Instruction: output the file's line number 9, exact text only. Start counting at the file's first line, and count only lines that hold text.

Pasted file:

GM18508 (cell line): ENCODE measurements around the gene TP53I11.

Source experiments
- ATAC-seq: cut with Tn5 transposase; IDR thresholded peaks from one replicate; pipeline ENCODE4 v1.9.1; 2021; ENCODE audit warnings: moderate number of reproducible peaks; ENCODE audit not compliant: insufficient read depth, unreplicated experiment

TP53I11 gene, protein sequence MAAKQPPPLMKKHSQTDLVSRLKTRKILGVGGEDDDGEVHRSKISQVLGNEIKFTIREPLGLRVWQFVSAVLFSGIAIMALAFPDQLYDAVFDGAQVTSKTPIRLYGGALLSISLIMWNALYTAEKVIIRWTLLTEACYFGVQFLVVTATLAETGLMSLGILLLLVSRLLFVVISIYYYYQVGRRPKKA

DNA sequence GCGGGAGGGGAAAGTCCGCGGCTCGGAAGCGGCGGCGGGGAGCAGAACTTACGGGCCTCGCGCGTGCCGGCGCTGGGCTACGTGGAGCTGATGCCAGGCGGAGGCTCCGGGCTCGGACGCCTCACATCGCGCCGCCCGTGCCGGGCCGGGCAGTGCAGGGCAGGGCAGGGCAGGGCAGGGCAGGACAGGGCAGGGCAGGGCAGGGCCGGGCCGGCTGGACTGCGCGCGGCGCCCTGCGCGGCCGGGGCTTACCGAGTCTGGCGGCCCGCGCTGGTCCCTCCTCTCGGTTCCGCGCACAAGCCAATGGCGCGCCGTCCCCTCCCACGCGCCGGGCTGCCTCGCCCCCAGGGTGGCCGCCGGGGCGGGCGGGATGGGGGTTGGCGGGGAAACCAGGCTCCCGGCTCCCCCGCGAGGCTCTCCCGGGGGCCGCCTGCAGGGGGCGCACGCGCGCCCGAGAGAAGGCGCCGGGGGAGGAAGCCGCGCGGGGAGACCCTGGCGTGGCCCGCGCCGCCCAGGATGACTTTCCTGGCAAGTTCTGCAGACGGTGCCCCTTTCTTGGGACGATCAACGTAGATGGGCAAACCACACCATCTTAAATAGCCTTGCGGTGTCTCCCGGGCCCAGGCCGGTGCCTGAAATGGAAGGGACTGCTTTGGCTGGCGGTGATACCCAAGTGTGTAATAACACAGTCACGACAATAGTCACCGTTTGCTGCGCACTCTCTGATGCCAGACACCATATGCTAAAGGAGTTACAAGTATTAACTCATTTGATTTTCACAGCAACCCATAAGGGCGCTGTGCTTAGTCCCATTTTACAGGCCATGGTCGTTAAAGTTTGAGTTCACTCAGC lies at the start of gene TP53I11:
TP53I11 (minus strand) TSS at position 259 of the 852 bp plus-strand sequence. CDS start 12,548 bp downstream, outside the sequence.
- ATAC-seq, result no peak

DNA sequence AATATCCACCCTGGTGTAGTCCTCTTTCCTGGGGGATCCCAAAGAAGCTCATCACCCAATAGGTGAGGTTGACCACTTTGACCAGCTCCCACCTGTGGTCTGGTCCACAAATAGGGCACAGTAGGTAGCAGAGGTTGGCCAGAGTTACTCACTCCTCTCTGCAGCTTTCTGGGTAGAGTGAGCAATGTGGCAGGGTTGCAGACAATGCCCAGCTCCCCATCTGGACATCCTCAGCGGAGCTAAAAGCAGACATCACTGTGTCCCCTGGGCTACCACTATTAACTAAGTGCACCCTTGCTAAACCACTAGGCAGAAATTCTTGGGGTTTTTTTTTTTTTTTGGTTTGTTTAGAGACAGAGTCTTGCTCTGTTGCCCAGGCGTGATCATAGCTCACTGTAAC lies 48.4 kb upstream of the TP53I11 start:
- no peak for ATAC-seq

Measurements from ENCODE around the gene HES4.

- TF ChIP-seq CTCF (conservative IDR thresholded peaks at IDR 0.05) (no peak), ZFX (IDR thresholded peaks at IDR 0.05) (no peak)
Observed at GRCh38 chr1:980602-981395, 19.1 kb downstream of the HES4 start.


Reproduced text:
- no peak for ATAC-seq